When you think of Formula One, you think of drivers, cars, tracks, and excitement. A lot of people don’t think about how it has aired on television over the years. This part of F1 History is often ignored, but not by Grid Talk! Join us today as we give a brief history of the changing nature of Formula One on Television. 

When the Formula One World Championship first started in 1950 (with Grand Prix Motor racing first coming about in 1894), coverage was patchy on television. That stands to reason, with only  350,000 households having a Television set. The first race shown on British television was the 1953 British Grand Prix, aired live on BBC Television. Not that it had anywhere else to air on, there only was one channel. For the first 30 years or so, the races were not actually aired in full, as they are today. The best you could hope for were highlights on either the BBC or ITV from 1955. And that’s if they bothered to air highlights at all.

From 1979 to 1996, the BBC held the rights to broadcast races on television. With commentary from the legendary Murray Walker, and James Hunt, coverage of Formula One began to increase. However, it still wasn’t until the early 1990s that you would see full race coverage live on the BBC. Broadcasting from their London studios, and hosted by Steve Ryder, with commentary from Walker, Hunt, and then Jonathan Palmer, after Hunt’s death. And if you want to watch qualifying, then forget it. For that privilege, you had to invest in the then-new technology of Satellite television and watch it on Eurosport. Eurosport aired both qualifying and races over the weekend, though with satellite being an expensive luxury in the late ’80s and early ’90s, one can imagine that viewing figures were low.

In 1997, however, F1 coverage changed hands. ITV Sport spent £60 million over 4 years for the contract. They would host F1 coverage until the end of the 2008 season. Murray Walker moved over and was joined by Martin Brundle in commentary, with Jim Rosenthal at the helm, with Tony Jardine and Simon Taylor as pundits. That £60 million investment saw a moving studio, which went with the team in every race, and the introduction of Martin Brundle’s grid walk, which started at the British Grand Prix in 1997. That makes up for the imposition of advertising, and these adverts would play during the race.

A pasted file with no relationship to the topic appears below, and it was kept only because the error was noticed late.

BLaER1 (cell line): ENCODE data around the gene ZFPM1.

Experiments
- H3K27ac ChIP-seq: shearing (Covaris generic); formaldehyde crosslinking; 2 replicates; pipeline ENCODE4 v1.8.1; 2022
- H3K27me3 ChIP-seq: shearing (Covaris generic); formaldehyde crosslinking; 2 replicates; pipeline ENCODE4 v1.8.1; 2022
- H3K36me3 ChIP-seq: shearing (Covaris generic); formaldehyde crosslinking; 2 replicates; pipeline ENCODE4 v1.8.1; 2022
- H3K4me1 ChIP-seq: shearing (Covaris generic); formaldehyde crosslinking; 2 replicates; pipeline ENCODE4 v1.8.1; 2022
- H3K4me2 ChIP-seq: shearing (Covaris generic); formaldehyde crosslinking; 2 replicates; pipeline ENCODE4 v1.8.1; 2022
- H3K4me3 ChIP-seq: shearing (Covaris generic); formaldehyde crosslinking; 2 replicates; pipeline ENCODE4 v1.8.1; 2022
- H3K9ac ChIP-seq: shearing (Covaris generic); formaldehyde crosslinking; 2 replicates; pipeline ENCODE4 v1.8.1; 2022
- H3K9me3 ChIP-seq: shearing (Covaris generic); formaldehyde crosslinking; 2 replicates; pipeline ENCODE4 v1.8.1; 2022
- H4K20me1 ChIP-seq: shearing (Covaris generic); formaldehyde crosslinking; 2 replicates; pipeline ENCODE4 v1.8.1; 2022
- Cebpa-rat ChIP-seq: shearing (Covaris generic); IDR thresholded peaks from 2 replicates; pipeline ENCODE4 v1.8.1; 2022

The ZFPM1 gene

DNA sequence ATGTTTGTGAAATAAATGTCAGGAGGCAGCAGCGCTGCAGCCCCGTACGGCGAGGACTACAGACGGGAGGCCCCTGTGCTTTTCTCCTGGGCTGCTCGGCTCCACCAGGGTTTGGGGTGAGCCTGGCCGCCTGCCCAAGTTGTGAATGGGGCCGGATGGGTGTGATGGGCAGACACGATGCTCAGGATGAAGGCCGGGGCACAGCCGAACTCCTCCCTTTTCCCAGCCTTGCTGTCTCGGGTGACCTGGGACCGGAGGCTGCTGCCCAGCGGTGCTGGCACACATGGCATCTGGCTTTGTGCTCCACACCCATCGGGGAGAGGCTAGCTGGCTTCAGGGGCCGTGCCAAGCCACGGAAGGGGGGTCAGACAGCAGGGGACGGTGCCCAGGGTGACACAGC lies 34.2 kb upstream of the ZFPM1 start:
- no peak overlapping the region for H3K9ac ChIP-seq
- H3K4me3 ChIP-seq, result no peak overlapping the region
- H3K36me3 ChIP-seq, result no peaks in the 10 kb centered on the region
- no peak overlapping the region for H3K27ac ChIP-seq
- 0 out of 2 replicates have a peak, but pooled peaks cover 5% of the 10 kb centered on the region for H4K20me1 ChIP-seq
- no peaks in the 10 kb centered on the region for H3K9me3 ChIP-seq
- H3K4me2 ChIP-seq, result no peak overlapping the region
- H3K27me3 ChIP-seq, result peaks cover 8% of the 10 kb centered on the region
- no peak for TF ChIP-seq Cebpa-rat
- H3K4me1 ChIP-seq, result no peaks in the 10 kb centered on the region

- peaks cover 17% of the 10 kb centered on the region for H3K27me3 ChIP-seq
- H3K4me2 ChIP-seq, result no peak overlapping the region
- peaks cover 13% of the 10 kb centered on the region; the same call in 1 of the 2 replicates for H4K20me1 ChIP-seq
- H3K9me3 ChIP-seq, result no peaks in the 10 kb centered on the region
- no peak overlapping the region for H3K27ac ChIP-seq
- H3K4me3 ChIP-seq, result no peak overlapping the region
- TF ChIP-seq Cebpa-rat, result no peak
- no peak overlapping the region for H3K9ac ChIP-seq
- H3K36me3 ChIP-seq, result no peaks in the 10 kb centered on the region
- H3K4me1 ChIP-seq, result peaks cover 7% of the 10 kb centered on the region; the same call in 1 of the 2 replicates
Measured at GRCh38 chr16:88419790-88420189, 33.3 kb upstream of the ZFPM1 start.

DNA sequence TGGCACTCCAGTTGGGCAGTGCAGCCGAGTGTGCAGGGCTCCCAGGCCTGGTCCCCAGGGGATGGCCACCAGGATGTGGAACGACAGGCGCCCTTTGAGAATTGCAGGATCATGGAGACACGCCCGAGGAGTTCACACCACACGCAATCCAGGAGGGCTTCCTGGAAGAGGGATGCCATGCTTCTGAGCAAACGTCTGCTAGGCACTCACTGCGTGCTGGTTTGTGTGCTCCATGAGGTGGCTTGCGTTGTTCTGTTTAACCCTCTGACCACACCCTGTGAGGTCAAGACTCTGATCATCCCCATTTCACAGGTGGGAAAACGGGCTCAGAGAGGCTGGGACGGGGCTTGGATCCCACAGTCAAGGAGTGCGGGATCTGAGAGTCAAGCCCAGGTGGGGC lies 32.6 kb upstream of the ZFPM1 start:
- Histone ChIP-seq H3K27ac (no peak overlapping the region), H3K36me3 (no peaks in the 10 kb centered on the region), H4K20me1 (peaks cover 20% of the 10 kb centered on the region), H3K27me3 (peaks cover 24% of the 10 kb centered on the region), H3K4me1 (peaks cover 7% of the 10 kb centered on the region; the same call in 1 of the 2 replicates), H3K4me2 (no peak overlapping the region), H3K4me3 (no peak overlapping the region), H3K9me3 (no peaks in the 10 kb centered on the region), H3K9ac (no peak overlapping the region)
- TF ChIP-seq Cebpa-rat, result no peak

Over 11 years, people came and went, with Murray retiring in 2001, James Allen replacing him. The introduction of Ted Kravtiz, reporting from the pitlane, and Steve Ryder, who replaced Rosenthal in 2005, as the presenter.

Come 2009, and the BBC took over presenting duties for Formula One. This time, with Jake Humphrey as a head presenter, Eddie Jordan and David Coulthard as pundits. Ted Kravitz and Martin Brundle came over from ITV, with the addition of Lee McKenzie as Co-Pitlane reporter and  Jonathan Legard on commentary. In 2011, David Coulthard would join Brundle in the commentary.

And then it all changed again. In the midst of cost-saving measures, the BBC gave up full coverage, passing the baton to Sky Sports. The BBC would still broadcast some races live, with highlights of certain races filling out their coverage. Sky Sports, however, changed things yet again. Formula One was given its own Sky Sports channel, launching in March of 2012. With a whole TV channel, we now have more faces than ever: David Croft, Simon Lazenby, Rachel Brookes, and many others. Sky Sports also brought in much more in punditry: Jenson Button, Nico Rosberg, Paul Di Resta, and Damon Hill. As of 2021, Sky Sports holds exclusive rights to every race, bar the British Grand Prix. Highlights and select races are now being broadcast on Channel 4, which obtained the rights from the BBC in 2015. 

So, that brings us up to now. Broadcasting has changed a lot since 1950, alongside Formula One. In the last 70+ years, the medium of Television has mutated and evolved from what was once a box in the corner of the room to a flatscreen computer, connected to the internet, broadcasting at a level of detail that makes it so you can see the beads of sweat on Lewis Hamilton’s forehead. Technology will continue to change. Will Virtual Reality make it so we can sit in the car with the driver? Will we be able to select different camera angles to live on TV via our remote control? Time will tell, but we all know that Formula One will endure. 

Also, bring back The Chain. That’s the only thing missing from Sky Sports F1 right now.


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